Shark Defense (Vintage video) - A hysterical training video from 1964 commissioned by the US Air Force for Shark Training. This feels like something you would watch on YouTube.

Virtual Ocean - A clipshow of various HD shots of Ocean creatures with background music playing. What's great about this feature is that it automatically loops, so it would make a great background movie to be played at a party or to just show off you're Blu-ray player and HDTV to your friends and family. Simply a FANTASTIC extra.

Theatrical Trailer & TV spots - It's exactly what you think it is.

Making of Sharkwater Featurette (Blu-ray Exclusive) - Your typical making-of featurette. Fairly informative but the DVD exclusive feature sounds like it would be more interesting which brings me to...

I'm going to have to take issue with this release. The Blu-ray version includes an exclusive feature (Making Of...) and the DVD release includes an exclusive feature (Beneath the Surface). Why? I'm baffled as to why Blu-ray owners get charged a $10 premium price and we don't even get all the extras available on the Day and Date DVD release. Who is really going to pick up the DVD version over the Blu-ray version (if they own a Blu-Ray player) because of that exclusive DVD Special Feature?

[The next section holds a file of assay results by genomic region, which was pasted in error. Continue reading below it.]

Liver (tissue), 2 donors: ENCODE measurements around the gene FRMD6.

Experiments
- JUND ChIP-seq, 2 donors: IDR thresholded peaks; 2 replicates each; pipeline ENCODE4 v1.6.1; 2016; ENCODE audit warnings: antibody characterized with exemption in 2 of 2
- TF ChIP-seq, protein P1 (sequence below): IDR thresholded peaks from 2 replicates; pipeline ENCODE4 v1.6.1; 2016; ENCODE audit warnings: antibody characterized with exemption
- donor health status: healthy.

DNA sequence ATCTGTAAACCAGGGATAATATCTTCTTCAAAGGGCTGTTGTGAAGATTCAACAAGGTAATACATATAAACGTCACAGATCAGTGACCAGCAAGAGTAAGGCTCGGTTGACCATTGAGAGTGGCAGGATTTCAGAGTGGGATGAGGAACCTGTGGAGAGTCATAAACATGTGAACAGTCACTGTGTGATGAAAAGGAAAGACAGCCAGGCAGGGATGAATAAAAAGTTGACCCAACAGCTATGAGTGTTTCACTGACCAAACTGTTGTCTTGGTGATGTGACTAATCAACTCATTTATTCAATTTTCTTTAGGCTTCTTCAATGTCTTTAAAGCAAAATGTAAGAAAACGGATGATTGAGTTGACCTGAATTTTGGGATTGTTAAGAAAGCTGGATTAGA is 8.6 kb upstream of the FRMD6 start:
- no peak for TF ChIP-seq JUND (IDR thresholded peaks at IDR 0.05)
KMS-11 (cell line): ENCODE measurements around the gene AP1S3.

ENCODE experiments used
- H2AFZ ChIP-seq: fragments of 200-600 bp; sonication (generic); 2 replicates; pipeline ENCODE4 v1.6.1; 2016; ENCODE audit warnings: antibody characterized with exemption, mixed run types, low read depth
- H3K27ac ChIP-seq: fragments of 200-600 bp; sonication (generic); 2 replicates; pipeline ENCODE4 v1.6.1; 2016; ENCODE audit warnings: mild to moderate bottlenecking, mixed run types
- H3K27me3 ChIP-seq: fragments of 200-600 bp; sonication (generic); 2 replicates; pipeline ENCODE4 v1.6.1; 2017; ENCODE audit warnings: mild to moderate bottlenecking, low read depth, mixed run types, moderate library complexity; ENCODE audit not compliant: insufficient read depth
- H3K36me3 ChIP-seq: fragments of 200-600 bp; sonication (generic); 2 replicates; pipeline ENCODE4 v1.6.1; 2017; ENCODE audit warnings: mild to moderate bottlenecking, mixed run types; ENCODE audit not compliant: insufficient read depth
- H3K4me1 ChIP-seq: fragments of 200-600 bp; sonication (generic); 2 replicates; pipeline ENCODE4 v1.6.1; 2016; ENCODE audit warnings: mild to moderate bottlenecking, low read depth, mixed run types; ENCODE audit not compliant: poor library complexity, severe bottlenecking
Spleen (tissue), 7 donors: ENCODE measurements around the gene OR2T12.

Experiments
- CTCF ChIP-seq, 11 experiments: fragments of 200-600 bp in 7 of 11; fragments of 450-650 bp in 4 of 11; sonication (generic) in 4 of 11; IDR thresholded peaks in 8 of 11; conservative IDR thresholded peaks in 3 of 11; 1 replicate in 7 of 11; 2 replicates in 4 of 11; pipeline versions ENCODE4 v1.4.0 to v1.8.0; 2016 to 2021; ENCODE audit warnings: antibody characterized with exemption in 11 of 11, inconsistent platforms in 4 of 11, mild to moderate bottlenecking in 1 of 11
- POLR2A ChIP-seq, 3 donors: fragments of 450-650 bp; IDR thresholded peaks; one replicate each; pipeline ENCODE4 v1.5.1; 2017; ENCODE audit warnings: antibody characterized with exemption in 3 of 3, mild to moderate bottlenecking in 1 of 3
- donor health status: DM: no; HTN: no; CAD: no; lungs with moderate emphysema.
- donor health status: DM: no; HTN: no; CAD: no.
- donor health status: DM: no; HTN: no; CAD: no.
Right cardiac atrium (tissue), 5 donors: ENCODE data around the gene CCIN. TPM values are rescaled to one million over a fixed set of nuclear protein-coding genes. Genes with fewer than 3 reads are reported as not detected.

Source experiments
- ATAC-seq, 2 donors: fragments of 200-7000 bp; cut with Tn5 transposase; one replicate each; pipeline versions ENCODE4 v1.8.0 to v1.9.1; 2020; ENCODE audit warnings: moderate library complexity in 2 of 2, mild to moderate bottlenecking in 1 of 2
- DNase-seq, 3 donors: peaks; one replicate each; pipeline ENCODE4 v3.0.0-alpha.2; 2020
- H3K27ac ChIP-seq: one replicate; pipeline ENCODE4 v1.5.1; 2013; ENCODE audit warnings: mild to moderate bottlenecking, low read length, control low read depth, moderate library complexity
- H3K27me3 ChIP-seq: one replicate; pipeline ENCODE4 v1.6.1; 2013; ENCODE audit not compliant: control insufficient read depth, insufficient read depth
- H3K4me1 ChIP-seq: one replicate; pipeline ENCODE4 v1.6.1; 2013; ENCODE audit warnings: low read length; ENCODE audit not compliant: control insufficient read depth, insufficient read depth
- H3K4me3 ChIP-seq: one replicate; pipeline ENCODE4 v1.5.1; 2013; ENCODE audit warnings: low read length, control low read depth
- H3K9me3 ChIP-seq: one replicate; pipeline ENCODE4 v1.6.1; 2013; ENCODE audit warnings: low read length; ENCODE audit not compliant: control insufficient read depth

.::AUDIO & VIDEO::.

Sharkwater is presented in 1080i (the case says 1080p but my TV and others say differently) in its OAR 1:85.1 on a 25GB Blu-ray disc. Some of the underwater scenes are truly marvelous. Colors have a nice pop to them, and the short scene showing the Clownfish playing is simply spectacular; demo material for sure. Unfortunately I can't say the say for the rest of the rest of the film as certain shots appear very soft or have excessive grain to them. I watched the episode Ocean Deep (from the Planet Earth set) for comparison right after and found the quality of Sharkwater to be not as crisp.

The picture quality is extremely hard to grade due to the fact that a good chunk of the film showcases clips that vary in years and picture quality because some of the footage is over forty years old. My grade will be based on the entire film, including the older footage and clips, since it is used for roughly 35% of the film. *** / *****

For audio we get served up Dolby Digital 5.1, as well as separate English, French and Spanish 2.0 tracks. English and French subtitles are also included. I was pleasantly surprised by the audio considering this is a documentary and was not even expecting much from it. Several times throughout background music is being played over various film footage or shots of sea creatures that encompassed my entire 5.1 setup. However I was not blown away by any means, and Planet Earth still sounded much better. *** / *****



.::OVERALL::.

Overall the documentary is enjoyable but I really can't see this having much of a replay value to it. The clownfish scene looks spectacular, but I could always put on an episode of "Planet Earth" and have the same affect for 50 minutes vs. the 15 seconds here. The documentary is very informative and I fully got the point of it, but I could have done without seeing the excessive mutilation and pain that some of the sea-life went through. Running in at 89 minutes the film feels like it runs about 20 minutes too long.